The REFER Act of 2018 and What It Protects
The protection surrounding states that have chosen to legalize cannabis for medical or retail purposes from the federal government has been making headlines recently as attorney general Jeff Sessions recently rescinded one of those protective measures known as the Cole memo. The other piece of legislation that’s designed to protect states from the use of federal funds to enforce federal drug laws in states where cannabis has been legalized is known as the Rohrabacher-Farr amendment.
The Rohrabacher-Farr Amendment protects states from the federal government utilizing taxpayer funds to go after businesses consumers or patients who comply with state laws. This piece of legislation, however, has to be renewed on a consistent basis and has faced considerable opposition in the past. In fact, this piece of legislation that was just recently renewed in December is set to expire again at the end of this month.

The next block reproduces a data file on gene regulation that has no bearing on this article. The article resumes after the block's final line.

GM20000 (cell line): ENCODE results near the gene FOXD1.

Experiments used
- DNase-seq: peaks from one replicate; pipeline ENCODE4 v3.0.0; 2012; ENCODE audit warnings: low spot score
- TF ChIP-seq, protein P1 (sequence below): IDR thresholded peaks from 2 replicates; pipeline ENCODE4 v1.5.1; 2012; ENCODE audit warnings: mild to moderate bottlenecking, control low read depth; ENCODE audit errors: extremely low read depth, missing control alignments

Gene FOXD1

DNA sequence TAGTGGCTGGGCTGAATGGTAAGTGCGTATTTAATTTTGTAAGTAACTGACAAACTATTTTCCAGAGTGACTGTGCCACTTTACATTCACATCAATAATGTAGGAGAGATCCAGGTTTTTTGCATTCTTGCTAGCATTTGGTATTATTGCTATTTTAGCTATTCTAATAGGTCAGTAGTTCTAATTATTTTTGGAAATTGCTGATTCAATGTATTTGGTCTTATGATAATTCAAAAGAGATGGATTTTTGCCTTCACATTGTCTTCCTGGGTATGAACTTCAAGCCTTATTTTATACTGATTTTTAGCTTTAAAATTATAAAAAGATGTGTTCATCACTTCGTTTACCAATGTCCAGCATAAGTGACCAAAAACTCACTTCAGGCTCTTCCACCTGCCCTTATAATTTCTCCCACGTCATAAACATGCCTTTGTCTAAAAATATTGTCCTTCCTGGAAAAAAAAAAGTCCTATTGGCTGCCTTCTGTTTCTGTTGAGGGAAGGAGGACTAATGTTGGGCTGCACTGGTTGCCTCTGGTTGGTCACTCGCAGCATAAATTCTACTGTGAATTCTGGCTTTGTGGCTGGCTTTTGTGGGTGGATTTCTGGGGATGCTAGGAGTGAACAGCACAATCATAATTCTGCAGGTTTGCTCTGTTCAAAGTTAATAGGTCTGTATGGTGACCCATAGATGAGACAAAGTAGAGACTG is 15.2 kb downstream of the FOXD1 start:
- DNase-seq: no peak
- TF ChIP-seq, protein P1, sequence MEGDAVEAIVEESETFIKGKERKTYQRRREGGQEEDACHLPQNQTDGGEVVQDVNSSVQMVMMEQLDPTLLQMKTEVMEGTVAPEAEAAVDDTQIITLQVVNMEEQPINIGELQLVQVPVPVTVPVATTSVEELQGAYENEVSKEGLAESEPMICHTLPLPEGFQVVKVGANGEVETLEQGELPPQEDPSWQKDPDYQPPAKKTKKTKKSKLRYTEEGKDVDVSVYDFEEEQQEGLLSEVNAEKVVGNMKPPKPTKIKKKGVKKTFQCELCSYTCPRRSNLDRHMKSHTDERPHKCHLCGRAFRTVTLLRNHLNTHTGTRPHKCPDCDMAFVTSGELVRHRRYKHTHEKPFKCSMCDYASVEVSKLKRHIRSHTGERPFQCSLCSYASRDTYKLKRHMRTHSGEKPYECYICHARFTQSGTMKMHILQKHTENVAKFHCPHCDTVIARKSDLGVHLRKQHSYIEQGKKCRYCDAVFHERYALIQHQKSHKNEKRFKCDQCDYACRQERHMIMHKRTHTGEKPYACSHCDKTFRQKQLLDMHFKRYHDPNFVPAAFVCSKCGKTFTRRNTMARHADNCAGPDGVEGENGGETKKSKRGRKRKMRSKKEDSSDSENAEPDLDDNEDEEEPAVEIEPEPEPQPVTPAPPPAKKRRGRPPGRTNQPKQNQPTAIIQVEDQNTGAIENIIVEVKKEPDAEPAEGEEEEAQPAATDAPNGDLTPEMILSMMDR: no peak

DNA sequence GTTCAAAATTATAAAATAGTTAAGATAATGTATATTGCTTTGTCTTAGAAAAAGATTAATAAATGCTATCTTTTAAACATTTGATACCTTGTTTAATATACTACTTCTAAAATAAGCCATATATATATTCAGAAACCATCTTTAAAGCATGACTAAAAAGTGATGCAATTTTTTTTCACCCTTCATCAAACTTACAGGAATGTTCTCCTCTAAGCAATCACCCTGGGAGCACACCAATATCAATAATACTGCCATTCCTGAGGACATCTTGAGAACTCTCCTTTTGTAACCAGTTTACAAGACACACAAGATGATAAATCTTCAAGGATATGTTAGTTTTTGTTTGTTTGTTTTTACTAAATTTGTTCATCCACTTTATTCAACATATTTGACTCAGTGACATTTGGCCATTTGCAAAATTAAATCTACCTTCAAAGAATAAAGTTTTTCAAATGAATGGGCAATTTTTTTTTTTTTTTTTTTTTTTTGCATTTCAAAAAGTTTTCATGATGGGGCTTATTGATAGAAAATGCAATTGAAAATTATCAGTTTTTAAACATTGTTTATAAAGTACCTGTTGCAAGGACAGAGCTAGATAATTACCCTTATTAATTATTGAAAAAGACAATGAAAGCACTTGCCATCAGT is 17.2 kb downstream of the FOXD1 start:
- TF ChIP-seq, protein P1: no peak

Without the Cole Memo or the Rohrabacher-Farr amendment in place, the Federal Government could shut down every existing medical and retail cannabis establishment whether they are operating within compliance of their state laws or not based upon cannabis’s status at the federal level.
On Friday, January 12th Congresswoman Representative Barbara Lee from California introduced the Restraining Excessive Federal Enforcement and Regulations of Cannabis Act of 2018. This bill is also being dubbed the REFER Act. All previous pieces of legislation only protected the US justice department; the REFER Act provides full protection from all federal agencies from interfering with both adult use and medical cannabis markets operating in compliance with local state laws. Also unlike other pieces of legislation in the past, the REFER Act will be a permanent bill that will not require consistent renewal and would take much effort to rescind.